Schorsch & Co. began as paper manufacturers on Desbrosses St. in Manhattan around 1901. They had several other Manhattan locations (notably 510-516 East 73rd St., from 1906 to 1913) until they relocated here in the Bronx in 1913. This building on the southwest corner of Brook Avenue had the address 500 East 133rd St. until 1941 when East 133rd St. was renamed Eastern Boulevard. The address then became 120 Eastern Blvd. Only a few years later (1944) Eastern Boulevard was renamed Bruckner Boulevard. So the address became 120 Bruckner Blvd. Schorsch & Co. were located here until 1951 when they went out of business.
The founders of Schorsch & Co. were Isaac E. Schorsch (1868-1918), David Schorsch (1870-1920), and Henry Kurniker (1874-1966). Isaac and David Schorsch were the nephews of Moses Schorsch (1840-1920), an immigrant from Germany who was a butcher living at 246 East 68th Street, New York, in the 1900 U. S. Census. Henry Kurniker was listed as an officer in the company as early as 1904. In David Schorsch's death notice, New York Times, 20 Jan. 1920, pg. 7, Henry Kurniker is called David Schorsch's brother. They both appear in the 1880 U. S. Census as the sons of J. Kurniker, age 46, a merchant, born Prussia, living in Huntsville, Alabama. Henry Kurniker is identified as H. Kurniker, 6 years old, born Alabama. David Schorsch is identified as D. Schorsch, age 10, born New York. I don't know why there is a difference in surname. J. Kurniker was Jacob Kurniker (1837-1915). In the 1900 U. S. Census he lived in Columbus, Georgia, with a daughter, Jennie Zacharius, two of Henry Kurniker's sisters, several nieces and nephews, and a brother, Gus Kurniker.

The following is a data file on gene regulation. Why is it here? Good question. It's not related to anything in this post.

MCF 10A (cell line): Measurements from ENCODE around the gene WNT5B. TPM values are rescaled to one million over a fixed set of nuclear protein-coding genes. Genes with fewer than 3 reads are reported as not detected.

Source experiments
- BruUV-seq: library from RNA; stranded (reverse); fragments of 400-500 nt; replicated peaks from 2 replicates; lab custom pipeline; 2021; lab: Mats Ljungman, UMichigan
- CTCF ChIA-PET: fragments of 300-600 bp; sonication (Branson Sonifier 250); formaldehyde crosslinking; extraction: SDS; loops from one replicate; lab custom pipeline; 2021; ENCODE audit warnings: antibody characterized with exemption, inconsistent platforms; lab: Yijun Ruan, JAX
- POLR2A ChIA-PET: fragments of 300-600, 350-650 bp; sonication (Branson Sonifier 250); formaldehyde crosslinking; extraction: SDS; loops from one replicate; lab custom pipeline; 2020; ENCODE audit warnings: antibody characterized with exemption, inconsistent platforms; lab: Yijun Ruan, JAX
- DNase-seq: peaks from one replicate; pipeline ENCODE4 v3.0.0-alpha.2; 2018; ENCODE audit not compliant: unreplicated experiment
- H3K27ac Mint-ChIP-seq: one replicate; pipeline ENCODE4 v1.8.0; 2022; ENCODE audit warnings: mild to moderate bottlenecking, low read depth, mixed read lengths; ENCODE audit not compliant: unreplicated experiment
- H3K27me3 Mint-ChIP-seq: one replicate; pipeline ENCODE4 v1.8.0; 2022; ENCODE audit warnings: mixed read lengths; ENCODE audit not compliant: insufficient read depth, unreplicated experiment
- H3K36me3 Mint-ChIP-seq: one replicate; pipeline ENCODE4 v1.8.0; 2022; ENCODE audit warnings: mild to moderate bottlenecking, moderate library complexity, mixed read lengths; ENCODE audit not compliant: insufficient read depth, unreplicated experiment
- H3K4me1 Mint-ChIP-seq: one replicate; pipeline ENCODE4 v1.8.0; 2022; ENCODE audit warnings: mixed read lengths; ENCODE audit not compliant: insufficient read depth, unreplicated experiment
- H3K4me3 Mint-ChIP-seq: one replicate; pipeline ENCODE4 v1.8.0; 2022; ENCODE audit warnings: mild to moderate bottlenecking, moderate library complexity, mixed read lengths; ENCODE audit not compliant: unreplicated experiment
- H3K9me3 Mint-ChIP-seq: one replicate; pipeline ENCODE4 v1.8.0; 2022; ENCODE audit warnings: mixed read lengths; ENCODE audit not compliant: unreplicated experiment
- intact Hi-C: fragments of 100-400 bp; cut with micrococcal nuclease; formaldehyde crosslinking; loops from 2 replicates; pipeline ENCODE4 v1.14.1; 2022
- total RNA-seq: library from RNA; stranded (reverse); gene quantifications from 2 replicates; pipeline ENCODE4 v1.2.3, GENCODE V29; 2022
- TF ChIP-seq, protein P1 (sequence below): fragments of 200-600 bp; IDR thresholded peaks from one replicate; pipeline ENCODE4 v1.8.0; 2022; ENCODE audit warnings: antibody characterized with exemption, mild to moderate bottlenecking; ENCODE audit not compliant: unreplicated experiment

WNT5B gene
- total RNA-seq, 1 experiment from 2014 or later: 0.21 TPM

One of Moses Schorsch's sons, Jacob Eisinger Schorsch (1886-1954), became an officer at Schorsch & Co. in the 1910s.
Also involved in the company was Emanuel I. Schorsch (1901-1950), a son of Isaac E. Schorsch, and grandson of Moses Schorsch. Isaac E. Schorsch married his cousin, Sophie Schorsch (1882-1967), in 1900. Emanuel I. Schorsch was born 13 December 1901. His mother remarried (in 1924) after Isaac E. Schorsch's death. She survived her son and is named in his death notice New York Times, 10 April 1950, pg. 16, as Mrs. Sophie Schorsch Levi.
Jacob E. Schorsch registered for the World War I draft in 1917 when he was 30 years old and a manufacturer at 500 East 133rd St. A story in the New York Tribune, 28 Sept. 1917 pg. 4, indicates that his application for exemption from the draft was rejected: "The District [Draft] Board yesterday reversed its previous decision in the case of Jacob E. Schorsch, of 38 West Seventy-ninth Street, who claimed exemption on the ground that he is contributing $2,000 a year to his infirm father, eighty-three years old, "solely depending" on him. An investigation showed that two sons and two daughters are living with the senior Schorsch, and the whole family constitute a paper box manufacturing firm which last year did a business of $1,000,000. Jacob Schorsch will have to serve in the army."
Copyright © 2015 Walter Grutchfield